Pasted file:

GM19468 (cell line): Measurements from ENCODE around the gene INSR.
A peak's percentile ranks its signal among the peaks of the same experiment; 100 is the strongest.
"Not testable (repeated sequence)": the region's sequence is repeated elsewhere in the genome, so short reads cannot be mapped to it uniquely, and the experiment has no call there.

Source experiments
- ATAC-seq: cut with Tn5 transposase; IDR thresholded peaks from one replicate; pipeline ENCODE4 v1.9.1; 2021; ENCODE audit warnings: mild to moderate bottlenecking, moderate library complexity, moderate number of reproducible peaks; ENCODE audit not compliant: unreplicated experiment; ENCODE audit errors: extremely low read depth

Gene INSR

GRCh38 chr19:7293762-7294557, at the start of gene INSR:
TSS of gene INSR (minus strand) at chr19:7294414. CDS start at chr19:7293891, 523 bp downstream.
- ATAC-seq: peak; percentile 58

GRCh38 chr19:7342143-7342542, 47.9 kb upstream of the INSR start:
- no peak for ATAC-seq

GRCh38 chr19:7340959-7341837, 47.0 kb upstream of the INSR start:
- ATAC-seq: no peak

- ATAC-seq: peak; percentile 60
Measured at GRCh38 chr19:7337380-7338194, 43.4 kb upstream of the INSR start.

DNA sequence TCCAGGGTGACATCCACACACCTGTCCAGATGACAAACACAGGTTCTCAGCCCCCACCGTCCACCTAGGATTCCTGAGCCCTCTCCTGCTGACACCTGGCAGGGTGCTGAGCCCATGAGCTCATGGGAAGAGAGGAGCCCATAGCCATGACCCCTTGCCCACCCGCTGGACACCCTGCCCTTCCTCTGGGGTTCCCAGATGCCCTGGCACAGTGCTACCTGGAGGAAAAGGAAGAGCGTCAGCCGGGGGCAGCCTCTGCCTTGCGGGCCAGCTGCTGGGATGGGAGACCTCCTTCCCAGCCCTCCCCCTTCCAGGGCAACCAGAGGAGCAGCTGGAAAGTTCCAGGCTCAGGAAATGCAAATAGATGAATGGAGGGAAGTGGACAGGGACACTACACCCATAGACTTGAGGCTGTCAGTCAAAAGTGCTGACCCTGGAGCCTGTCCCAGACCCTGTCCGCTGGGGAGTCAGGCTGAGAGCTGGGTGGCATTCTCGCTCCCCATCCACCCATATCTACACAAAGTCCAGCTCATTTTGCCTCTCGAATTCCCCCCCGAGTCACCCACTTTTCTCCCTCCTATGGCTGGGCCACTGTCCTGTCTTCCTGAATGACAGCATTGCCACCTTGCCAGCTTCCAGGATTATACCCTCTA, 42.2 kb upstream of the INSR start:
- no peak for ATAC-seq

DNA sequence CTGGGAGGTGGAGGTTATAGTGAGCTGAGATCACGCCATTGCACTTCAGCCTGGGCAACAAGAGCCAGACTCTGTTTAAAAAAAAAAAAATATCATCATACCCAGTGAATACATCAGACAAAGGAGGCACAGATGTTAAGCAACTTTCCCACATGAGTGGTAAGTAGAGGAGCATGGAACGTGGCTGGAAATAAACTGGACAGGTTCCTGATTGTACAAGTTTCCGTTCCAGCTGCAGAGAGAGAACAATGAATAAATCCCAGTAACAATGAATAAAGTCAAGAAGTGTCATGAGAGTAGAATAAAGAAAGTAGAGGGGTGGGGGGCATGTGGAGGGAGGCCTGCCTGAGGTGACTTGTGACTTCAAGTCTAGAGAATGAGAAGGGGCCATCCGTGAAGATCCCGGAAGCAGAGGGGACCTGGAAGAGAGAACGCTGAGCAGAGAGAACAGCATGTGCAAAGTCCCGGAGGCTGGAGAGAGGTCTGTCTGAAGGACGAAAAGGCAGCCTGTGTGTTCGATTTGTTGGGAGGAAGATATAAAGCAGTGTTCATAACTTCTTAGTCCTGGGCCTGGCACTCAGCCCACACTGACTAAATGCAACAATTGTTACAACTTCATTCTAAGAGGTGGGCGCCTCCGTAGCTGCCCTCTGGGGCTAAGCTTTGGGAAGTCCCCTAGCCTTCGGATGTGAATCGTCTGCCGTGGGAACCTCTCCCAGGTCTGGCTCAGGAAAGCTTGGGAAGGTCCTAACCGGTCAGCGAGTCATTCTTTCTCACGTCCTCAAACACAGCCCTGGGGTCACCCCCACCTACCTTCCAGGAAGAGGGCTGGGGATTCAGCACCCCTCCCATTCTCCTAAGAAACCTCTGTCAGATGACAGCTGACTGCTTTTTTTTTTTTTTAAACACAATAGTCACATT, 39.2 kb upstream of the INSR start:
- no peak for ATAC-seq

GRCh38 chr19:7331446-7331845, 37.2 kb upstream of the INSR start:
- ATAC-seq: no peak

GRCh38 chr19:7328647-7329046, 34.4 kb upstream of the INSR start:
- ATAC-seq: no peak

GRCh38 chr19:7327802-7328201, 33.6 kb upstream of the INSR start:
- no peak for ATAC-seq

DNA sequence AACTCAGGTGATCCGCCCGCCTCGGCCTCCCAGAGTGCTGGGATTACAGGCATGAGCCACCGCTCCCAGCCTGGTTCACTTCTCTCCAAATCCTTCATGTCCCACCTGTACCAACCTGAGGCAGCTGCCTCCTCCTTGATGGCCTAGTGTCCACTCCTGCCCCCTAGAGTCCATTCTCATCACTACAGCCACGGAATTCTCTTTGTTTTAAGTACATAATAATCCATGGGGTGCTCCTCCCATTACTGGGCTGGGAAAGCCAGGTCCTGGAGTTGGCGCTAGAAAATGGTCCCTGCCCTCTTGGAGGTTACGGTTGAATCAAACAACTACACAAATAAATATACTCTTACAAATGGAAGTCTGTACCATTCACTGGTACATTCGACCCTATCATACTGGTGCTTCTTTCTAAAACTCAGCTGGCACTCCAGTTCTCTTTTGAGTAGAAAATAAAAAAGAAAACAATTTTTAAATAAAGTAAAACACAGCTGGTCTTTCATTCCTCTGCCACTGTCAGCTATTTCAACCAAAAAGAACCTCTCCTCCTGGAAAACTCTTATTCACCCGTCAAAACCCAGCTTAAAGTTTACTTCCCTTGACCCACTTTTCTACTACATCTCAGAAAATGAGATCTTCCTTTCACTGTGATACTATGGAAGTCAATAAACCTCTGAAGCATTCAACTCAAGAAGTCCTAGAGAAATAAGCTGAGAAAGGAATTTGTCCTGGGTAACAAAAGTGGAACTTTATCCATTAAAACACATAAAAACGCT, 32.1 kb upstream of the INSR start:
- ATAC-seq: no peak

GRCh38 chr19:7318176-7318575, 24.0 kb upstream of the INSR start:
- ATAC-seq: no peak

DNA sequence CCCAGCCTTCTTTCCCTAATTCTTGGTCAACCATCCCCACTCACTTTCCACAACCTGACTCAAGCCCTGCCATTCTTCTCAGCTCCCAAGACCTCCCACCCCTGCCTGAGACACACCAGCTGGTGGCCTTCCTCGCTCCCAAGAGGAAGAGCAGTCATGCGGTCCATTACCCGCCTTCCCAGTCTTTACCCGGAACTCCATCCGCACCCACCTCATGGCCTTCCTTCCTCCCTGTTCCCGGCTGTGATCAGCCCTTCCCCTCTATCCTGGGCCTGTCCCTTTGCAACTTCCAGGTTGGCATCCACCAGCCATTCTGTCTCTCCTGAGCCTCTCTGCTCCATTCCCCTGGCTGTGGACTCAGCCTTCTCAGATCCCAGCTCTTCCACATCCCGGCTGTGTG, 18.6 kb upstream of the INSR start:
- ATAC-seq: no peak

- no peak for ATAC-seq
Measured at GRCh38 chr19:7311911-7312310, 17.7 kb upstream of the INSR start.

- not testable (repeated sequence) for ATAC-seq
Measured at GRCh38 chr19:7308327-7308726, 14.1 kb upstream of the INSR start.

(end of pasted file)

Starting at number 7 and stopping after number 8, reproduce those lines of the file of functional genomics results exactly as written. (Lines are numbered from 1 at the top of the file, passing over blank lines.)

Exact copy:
GRCh38 chr19:7293762-7294557, at the start of gene INSR:
TSS of gene INSR (minus strand) at chr19:7294414. CDS start at chr19:7293891, 523 bp downstream.